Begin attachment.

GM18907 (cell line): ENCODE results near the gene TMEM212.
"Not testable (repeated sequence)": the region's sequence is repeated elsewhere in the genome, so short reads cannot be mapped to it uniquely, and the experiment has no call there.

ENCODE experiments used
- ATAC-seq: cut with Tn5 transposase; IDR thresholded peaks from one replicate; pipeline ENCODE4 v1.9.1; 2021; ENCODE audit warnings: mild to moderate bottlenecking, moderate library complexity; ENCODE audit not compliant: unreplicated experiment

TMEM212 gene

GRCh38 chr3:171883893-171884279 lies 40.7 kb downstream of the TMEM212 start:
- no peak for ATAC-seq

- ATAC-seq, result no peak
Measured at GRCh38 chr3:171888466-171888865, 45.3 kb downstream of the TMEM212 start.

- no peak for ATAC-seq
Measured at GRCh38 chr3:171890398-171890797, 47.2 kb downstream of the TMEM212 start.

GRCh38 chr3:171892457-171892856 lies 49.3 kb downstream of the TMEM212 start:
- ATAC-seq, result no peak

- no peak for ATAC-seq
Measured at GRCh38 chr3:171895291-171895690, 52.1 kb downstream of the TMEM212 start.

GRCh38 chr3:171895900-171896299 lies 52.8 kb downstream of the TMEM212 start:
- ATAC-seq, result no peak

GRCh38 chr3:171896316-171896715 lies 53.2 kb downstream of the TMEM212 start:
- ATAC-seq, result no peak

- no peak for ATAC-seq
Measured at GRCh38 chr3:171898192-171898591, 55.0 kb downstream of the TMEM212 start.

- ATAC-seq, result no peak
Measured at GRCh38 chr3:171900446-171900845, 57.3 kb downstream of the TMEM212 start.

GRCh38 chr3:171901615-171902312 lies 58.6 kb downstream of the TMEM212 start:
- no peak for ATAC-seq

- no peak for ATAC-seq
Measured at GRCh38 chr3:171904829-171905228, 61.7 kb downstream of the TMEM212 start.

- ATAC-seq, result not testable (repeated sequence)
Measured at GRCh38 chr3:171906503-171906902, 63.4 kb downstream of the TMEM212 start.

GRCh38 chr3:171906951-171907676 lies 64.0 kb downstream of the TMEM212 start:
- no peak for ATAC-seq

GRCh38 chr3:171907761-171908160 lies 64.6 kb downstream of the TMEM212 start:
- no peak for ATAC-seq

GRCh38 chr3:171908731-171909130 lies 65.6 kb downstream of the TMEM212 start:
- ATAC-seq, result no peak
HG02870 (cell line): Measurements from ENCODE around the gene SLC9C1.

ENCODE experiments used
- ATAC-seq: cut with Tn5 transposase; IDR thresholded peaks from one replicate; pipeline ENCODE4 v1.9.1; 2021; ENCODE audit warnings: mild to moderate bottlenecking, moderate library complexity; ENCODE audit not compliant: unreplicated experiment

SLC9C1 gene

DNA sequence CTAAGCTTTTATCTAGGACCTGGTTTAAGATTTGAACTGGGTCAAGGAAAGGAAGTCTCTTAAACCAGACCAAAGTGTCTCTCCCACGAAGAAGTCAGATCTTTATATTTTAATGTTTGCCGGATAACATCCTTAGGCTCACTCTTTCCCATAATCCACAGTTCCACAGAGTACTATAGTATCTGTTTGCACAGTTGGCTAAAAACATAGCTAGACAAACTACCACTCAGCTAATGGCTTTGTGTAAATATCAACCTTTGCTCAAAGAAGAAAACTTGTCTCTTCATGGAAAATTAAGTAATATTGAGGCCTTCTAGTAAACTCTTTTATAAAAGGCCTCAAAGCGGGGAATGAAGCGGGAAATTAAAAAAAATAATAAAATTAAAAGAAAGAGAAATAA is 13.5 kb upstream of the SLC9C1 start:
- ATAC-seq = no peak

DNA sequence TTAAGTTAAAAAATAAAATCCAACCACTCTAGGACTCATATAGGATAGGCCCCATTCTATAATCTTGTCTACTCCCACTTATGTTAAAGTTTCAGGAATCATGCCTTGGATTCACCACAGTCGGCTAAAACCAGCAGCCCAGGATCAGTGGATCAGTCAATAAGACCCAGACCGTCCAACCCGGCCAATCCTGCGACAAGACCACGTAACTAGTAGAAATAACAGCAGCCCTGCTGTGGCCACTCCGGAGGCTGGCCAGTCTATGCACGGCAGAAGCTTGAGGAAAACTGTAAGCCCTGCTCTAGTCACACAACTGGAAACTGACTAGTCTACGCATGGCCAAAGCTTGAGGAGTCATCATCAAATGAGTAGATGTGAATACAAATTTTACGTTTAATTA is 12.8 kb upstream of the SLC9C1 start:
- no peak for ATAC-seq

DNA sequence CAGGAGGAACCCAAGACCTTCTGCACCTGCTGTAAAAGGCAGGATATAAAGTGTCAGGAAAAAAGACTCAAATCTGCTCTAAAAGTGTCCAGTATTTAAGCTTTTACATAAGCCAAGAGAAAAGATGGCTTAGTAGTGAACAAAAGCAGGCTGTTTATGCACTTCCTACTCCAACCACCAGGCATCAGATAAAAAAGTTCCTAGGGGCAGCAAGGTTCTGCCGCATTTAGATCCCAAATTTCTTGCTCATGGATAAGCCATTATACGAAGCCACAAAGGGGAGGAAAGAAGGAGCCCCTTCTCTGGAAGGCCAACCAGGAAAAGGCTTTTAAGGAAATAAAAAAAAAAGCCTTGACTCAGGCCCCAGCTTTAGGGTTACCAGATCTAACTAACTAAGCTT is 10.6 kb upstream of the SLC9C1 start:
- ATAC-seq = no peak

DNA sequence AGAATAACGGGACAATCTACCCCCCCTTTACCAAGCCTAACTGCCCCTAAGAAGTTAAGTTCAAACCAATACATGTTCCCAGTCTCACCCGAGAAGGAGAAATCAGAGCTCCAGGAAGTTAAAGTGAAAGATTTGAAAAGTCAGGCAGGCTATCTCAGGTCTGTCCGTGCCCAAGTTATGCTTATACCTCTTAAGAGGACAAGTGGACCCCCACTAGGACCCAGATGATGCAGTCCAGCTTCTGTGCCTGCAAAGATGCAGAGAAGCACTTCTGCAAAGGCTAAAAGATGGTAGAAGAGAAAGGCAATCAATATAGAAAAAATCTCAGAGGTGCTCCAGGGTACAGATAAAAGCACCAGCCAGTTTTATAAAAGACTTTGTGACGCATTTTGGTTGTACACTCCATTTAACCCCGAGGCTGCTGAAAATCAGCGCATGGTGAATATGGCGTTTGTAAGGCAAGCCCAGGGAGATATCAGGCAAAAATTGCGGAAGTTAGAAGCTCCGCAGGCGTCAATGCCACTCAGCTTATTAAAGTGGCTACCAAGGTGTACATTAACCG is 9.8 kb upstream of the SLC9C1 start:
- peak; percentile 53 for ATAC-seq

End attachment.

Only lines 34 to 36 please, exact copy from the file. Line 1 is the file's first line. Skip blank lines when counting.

GRCh38 chr3:171908731-171909130 lies 65.6 kb downstream of the TMEM212 start:
- ATAC-seq, result no peak
HG02870 (cell line): Measurements from ENCODE around the gene SLC9C1.